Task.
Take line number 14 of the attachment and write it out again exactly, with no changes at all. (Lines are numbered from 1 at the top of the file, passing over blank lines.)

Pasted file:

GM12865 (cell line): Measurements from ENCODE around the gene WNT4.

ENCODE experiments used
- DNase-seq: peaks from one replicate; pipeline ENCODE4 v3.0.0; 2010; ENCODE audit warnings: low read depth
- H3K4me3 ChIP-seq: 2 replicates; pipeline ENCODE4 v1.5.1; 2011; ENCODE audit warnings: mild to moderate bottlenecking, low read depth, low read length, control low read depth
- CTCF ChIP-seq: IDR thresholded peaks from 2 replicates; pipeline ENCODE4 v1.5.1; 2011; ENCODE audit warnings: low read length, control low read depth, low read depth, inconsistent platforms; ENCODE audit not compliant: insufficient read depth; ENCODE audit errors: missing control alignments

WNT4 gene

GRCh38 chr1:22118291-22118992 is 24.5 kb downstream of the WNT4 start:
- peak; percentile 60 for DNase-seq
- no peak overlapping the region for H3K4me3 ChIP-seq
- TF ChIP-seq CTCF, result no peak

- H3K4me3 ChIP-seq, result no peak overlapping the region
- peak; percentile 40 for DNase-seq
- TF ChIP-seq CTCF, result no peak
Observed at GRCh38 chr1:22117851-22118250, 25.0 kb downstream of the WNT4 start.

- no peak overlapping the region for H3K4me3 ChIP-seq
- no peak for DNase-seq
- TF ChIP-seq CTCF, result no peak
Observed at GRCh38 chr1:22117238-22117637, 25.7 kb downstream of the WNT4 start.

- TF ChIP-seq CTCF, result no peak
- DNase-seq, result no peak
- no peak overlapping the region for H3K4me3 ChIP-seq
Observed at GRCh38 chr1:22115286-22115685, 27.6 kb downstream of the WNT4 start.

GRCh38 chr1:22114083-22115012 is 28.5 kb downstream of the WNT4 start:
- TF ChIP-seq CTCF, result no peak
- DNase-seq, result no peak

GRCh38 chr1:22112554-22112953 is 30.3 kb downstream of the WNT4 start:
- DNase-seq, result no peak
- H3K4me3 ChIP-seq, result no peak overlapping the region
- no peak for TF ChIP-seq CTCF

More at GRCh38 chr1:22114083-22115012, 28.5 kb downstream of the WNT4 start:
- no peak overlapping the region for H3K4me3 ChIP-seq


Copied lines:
Observed at GRCh38 chr1:22117851-22118250, 25.0 kb downstream of the WNT4 start.